In October, FDA released long-anticipated guidance on sodium-reduction targets for the food industry — a move designed to encourage the reduction of Americans’ sodium intake, which exceeds the 2,300-milligram limit recommended by the Dietary Guidelines for Americans by nearly 50%.

The targets, while voluntary, ignore the chief recommendation by the International Dairy Foods Association (IDFA) and dairy foods companies to exempt the cheese category from these targets for functionality, food safety, and quality reasons. And while these short-term targets might be achievable within the guidance’s deadline of two and a half years for some cheese categories, further ”long-term” reduction targets from FDA are actively under consideration.

Voluntary guidance

FDA’s stated intent with the targets is to encourage the food industry to “voluntarily” reduce sodium that is added to food products during processing. However, the voluntary nature of the guidance is more insidious than the name would suggest.

Voluntary guidance tends to work its way into federal nutrition policy and food assistance programs such as school meal patterns. Recommendations such as those in this guidance could also be integrated into state and local policies involving food procurement, supplemental assistance, and education.

FDA first proposed voluntary sodium-reduction targets in 2016 with two-year and 10-year targets for industry to help the American public gradually reduce sodium intake to 2,300 milligrams per day. These targets, while a worthwhile goal, did not reflect the crucial role salt plays in the manufacture of process cheese and ripening of natural cheeses. Sodium is added in specific amounts for functional purposes for various types of cheeses, but is not added in amounts beyond that needed for microbial safety, stability, and physical integrity.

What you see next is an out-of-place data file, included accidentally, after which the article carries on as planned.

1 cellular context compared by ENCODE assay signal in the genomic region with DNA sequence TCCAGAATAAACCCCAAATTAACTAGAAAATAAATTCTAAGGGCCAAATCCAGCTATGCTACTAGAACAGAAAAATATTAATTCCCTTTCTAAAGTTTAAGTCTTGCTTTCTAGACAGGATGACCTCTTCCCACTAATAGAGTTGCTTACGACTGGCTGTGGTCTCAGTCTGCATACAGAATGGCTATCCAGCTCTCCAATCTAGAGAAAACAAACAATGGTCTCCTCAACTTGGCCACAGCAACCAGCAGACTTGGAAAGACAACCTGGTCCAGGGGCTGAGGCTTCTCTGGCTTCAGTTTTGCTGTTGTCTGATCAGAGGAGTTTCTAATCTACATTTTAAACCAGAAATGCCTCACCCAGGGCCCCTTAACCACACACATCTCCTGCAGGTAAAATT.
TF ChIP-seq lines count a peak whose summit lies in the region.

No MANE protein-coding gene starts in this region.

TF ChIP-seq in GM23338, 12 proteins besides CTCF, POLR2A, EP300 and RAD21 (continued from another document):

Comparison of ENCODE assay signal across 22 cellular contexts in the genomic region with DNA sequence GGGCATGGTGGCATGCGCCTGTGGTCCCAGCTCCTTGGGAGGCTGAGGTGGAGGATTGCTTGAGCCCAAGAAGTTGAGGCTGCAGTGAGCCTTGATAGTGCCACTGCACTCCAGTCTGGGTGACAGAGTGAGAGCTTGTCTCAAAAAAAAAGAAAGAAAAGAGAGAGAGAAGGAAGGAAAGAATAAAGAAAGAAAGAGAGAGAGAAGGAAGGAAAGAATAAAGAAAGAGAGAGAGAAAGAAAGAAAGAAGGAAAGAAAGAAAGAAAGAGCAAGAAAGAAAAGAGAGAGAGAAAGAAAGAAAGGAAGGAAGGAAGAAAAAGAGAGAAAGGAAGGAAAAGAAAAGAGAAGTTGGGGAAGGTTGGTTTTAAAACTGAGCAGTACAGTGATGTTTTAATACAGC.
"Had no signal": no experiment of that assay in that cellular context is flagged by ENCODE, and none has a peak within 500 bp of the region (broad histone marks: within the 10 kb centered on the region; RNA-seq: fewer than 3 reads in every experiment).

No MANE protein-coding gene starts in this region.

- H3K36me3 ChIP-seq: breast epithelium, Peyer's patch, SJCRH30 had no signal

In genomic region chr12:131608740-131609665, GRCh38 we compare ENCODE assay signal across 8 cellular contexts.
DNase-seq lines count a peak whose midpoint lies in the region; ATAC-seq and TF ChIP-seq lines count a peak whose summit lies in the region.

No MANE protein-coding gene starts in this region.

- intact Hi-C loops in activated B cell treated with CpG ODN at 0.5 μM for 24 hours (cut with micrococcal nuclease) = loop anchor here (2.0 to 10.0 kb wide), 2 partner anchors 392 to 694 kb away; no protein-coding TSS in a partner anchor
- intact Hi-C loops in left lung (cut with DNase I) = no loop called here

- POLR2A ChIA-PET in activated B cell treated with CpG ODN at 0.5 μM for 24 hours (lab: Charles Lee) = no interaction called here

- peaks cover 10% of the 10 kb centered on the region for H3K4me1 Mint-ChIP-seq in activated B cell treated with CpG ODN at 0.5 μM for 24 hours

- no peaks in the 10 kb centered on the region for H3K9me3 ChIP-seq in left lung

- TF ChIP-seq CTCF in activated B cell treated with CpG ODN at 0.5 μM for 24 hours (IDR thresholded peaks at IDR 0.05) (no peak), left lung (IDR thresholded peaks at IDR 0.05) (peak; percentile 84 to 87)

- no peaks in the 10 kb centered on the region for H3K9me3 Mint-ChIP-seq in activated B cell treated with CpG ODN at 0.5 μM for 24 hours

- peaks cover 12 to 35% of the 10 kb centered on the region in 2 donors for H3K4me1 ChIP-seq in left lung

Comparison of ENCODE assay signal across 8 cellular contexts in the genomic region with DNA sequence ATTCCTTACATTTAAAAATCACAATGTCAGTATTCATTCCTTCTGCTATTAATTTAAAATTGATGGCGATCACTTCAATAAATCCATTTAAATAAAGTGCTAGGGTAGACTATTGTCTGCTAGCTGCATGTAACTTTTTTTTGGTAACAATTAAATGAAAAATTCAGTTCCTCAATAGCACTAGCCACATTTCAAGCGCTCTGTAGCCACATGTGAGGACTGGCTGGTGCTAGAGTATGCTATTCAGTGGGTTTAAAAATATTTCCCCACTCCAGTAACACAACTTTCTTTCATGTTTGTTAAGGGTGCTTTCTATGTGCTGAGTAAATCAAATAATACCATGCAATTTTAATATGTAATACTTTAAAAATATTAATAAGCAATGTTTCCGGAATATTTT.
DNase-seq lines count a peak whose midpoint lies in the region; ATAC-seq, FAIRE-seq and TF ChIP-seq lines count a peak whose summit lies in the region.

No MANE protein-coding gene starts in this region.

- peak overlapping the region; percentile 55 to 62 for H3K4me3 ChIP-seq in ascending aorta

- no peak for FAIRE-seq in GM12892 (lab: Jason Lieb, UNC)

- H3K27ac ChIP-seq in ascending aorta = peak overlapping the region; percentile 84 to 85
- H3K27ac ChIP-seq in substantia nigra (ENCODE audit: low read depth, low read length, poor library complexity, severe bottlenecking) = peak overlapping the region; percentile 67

Joint comments

As such, IDFA and the National Milk Producers Federation filed joint comments to FDA urging the agency to remove the entire cheese category, which represents a tiny percentage of Americans’ sodium intake, from the sodium-reduction guidance. We cited the food safety and quality implications of finalizing the proposed targets as they were, as well as the significant barriers to sodium reduction for the cheese industry. We also touted how cheesemakers had worked for years to reduce sodium — either by substituting a portion of the salt with a non-sodium salt or by adding less salt during product manufacture.

Unfortunately, FDA’s finalized targets did include many cheeses that rely on necessary amounts of sodium to ensure product integrity and food safety. The decision is counter to the agency’s mission to ensure the safety of the food supply, and it is indicative of the agency’s apparent disregard for industry comments and unfathomable protracted timing after comments are received to publish rules or guidance. The October release comes more than five years after the opportunity to comment on the original draft guidance.

Fortunately for cheesemakers, their efforts over the years have helped produce a wide variety of healthy, safe products that fall below or within the short-term sodium targets recommended by FDA. The major concern for our industry is the potential for future impractical sodium-reduction targets.

While the final guidance did not state a time frame for reaching longer-term targets, FDA has signaled its “Sodium Reduction Strategy” will be a gradual, iterative process with future reductions. Our industry can afford no further reductions if it is to continue to produce safe, quality cheeses for Americans.

IDFA will remain vigilant in its education of FDA on the science behind the cheesemaking process and the risks involved with the sodium-reduction targets. The cheese category must be removed from future reductions by FDA if Americans are to continue to have available safe, wholesome cheese and other dairy food products.

Joseph Scimeca, Ph.D., is senior vice president, regulatory and scientific affairs for the International Dairy Foods Association.